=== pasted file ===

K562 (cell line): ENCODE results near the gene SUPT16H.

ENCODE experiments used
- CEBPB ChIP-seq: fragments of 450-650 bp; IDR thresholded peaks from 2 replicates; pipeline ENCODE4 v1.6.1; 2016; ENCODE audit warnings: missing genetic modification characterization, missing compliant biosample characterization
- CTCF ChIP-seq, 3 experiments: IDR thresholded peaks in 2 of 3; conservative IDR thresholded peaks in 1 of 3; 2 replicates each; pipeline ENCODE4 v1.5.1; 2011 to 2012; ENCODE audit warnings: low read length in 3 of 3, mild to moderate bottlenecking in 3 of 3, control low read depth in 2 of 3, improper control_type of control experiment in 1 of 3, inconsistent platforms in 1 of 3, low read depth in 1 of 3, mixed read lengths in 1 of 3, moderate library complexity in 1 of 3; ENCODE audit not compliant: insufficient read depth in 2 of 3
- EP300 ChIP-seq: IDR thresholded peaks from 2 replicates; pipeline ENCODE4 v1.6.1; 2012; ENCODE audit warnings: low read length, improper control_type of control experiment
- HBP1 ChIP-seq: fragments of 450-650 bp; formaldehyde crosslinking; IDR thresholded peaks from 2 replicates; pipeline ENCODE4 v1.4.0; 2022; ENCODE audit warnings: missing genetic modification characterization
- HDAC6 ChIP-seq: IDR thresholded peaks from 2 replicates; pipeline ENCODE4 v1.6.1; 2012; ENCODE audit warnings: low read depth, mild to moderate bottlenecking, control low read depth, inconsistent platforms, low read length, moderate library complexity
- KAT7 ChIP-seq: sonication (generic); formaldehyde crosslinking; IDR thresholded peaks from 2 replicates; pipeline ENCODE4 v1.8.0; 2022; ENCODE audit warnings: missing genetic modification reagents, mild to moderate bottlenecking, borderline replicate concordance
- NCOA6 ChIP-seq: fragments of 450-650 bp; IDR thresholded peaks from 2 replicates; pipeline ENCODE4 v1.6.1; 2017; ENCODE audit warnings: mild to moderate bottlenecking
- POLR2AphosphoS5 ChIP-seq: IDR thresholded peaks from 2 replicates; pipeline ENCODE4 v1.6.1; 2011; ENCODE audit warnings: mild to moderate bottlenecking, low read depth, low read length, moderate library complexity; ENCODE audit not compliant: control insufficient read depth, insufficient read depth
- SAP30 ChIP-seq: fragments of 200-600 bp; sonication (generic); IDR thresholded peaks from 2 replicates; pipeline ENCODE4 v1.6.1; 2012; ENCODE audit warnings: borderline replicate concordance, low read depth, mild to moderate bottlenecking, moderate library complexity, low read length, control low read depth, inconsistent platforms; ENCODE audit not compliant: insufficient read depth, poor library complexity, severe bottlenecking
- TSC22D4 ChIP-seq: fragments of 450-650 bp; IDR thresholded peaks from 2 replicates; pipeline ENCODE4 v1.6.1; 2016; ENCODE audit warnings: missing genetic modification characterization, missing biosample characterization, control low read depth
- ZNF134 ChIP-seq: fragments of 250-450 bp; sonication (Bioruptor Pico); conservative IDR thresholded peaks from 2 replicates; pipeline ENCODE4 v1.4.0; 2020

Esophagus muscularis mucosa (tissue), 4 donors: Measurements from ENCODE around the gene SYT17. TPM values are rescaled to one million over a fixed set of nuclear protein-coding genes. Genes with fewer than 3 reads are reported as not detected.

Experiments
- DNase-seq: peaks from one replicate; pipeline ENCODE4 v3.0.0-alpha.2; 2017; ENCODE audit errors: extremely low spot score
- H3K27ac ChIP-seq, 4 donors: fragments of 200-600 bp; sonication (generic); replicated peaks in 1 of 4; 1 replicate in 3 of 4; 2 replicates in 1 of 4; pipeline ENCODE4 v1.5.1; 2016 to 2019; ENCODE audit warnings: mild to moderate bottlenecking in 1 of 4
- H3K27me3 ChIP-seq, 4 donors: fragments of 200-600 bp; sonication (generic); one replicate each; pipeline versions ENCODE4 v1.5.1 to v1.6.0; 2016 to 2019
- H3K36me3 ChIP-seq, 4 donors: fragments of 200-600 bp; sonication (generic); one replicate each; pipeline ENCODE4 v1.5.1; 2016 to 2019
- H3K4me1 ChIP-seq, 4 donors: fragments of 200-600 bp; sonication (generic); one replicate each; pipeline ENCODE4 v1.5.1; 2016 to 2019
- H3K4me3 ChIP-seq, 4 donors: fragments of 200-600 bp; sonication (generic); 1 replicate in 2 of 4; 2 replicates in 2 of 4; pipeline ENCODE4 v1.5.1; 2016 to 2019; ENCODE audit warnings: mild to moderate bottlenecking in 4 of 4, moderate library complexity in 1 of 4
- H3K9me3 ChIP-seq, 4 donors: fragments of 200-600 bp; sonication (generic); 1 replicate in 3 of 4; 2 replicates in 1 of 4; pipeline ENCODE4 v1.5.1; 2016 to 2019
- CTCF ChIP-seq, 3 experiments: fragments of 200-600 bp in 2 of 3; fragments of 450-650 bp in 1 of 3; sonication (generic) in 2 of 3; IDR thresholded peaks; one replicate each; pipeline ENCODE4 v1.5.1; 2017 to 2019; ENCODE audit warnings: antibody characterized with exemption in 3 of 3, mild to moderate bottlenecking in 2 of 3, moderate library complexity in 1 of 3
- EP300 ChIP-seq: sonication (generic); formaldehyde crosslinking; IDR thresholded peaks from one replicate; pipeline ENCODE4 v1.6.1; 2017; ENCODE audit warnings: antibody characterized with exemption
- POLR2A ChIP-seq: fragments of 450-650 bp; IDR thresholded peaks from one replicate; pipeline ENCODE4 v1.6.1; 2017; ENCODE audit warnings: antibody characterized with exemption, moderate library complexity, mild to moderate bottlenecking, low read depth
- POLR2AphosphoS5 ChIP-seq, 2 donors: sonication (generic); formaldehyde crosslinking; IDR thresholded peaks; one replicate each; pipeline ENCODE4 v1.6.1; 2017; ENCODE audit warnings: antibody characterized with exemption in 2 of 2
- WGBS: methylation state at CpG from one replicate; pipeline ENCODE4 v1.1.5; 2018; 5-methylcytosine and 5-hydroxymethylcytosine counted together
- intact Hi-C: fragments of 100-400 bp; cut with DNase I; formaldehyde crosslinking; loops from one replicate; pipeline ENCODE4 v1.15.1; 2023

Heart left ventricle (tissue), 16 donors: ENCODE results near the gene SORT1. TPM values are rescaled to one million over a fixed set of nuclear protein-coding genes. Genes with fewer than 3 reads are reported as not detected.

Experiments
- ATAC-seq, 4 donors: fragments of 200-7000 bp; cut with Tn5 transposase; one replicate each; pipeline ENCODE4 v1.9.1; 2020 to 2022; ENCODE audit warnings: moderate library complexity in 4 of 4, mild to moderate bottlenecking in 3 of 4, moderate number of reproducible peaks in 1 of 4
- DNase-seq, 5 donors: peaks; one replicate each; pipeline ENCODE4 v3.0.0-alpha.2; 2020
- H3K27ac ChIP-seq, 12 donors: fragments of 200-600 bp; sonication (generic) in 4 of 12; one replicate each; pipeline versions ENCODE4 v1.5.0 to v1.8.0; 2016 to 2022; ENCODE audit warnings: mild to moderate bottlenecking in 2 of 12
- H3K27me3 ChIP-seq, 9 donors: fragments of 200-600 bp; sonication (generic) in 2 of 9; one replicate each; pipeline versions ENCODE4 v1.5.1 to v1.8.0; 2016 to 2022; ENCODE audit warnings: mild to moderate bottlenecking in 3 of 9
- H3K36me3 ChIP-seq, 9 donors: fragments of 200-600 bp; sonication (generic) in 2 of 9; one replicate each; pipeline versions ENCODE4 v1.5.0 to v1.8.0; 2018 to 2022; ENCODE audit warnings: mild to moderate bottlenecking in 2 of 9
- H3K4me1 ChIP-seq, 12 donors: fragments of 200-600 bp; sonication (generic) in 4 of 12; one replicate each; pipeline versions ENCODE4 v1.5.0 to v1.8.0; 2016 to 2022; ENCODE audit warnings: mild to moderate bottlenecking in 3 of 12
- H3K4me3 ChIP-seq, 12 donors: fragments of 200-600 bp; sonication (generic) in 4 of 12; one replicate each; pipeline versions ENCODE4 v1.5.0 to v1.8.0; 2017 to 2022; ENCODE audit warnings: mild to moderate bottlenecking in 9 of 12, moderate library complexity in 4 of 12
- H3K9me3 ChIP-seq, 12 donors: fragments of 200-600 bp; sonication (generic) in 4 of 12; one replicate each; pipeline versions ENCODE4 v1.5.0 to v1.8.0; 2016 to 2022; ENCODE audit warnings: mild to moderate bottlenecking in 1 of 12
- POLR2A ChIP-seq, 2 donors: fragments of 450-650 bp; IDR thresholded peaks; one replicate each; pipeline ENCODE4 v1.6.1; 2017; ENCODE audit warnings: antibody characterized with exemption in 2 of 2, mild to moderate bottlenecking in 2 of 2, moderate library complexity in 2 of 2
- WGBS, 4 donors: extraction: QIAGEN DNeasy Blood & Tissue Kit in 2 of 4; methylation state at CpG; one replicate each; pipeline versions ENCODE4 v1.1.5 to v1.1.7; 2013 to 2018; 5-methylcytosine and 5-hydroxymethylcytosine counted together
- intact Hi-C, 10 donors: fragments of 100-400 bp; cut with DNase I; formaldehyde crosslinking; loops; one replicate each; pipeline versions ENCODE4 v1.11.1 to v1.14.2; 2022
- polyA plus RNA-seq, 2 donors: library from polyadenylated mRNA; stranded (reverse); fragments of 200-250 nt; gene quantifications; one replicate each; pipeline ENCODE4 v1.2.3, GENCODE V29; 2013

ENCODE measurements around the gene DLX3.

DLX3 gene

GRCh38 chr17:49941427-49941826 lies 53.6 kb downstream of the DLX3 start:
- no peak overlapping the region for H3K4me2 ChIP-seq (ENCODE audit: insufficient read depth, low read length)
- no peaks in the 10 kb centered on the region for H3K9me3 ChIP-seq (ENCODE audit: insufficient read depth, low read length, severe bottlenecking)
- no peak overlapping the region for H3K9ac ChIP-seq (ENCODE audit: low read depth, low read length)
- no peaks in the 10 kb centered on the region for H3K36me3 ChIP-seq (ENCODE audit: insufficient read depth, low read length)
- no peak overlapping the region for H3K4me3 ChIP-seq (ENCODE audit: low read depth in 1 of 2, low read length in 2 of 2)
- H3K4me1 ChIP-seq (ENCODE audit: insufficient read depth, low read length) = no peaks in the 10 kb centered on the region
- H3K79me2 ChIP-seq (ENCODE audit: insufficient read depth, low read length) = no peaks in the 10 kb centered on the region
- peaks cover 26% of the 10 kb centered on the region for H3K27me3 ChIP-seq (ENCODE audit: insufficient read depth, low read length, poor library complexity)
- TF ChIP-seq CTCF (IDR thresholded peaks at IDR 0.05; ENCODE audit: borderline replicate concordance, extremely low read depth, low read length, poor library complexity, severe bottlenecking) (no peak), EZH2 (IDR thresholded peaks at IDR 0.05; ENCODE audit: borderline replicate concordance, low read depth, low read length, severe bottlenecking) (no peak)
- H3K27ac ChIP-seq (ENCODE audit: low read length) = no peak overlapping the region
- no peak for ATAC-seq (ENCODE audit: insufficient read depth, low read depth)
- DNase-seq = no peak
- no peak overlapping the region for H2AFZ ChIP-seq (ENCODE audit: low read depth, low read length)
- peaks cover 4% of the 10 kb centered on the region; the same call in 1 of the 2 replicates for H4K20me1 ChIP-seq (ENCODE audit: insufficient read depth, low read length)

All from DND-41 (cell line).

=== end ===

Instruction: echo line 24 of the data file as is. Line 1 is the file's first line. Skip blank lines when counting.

- EP300 ChIP-seq: sonication (generic); formaldehyde crosslinking; IDR thresholded peaks from one replicate; pipeline ENCODE4 v1.6.1; 2017; ENCODE audit warnings: antibody characterized with exemption